The New User Interface
Jonas Stensiö says "We had the advantage that the client application for the new user interface back in 2006 was written in Dyalog. It's a classic Microsoft Windows MDI application, but it consists of many sub-applications that have been developed over the years for various purposes. The idea with the new user interface was mainly to make it easier to edit the organisational structure, and make it look like Windows Explorer. Units can easily be moved from one place to another. Undo/Redo functionality is available everywhere in the application. We also needed to make it easy to design and create reports. As mentioned before, we're working with an ever changing organisation with a variety of reporting requirements, and we needed to be able to find and compare old reports for previous months on occasion. In order to do that, we make heavy use of the Grid control, so anywhere that information can be presented in table form we use the Grid control."
Reports produced by the system are either simple text files or Microsoft Excel reports. The report designer looks much like Excel and is presented to the user as a grid of cells. Cells can be one of three types; simple text (or numeric), a calculated value (from other cells and simple functions) or a value retrieved from some data source. This last type is the most interesting as the cell is defined to call one of many predefined data retrieval functions. Depending on which function is used, the cell can take different arguments. The arguments can be hard-coded or can be linked to an argument of the report (which has to be specified at report run-time). An argument can also be a link to a structure, or a unit in a structure. More complex possibilities also exist. A special data retrieval function has, therefore, been developed to retrieve data from other reports.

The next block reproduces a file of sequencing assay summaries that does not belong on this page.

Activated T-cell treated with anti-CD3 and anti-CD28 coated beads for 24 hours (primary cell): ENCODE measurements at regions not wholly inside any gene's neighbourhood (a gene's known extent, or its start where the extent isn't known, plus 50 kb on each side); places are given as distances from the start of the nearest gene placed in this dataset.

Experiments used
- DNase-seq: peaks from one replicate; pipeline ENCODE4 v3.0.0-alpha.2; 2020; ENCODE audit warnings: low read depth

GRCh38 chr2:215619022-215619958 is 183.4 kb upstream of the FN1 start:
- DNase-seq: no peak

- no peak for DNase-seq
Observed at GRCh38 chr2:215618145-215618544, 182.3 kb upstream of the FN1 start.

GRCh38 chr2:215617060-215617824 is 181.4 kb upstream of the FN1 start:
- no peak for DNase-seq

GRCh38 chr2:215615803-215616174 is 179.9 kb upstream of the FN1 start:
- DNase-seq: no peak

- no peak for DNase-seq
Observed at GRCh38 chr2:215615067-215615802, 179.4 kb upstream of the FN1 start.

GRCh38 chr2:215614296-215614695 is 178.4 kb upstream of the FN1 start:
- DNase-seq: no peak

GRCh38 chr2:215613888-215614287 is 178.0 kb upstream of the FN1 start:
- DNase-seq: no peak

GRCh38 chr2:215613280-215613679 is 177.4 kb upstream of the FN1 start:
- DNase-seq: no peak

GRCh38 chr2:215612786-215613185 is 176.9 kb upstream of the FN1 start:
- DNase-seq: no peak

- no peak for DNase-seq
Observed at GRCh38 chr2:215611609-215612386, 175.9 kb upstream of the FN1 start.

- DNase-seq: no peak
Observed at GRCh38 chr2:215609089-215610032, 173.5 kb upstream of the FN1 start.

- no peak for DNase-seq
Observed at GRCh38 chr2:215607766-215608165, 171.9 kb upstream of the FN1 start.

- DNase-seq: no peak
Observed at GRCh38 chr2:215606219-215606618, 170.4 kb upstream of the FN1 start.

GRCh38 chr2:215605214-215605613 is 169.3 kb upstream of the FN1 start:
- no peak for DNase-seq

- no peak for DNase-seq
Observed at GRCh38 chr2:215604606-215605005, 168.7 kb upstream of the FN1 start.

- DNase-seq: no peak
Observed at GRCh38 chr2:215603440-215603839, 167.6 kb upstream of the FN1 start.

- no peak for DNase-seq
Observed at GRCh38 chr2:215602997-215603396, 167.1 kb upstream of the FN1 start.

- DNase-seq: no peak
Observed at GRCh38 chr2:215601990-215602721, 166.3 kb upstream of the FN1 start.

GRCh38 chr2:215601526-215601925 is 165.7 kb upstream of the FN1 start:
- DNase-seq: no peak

Jonas Stensiö picks up the tale. "The administrators of the system are designing the reports. But the data retrieval functions are maintained by the system developers. New data retrieval functions are added when needed, for example, when new data sources need to be used. For drill-down reports, the value of a cell is an array if the line it is on is drillable. When the report is executed, data for each cell is retrieved in an efficient way. All cells that use the same data source (table) are simply fetched together. Reports can be produced on demand. But, as many reports are used by many users, reports are also pre-produced both to save execution time as well as to be more responsive to the users. Users can subscribe to receive groups of reports. In such cases, e-mails are sent out when the reports have been produced."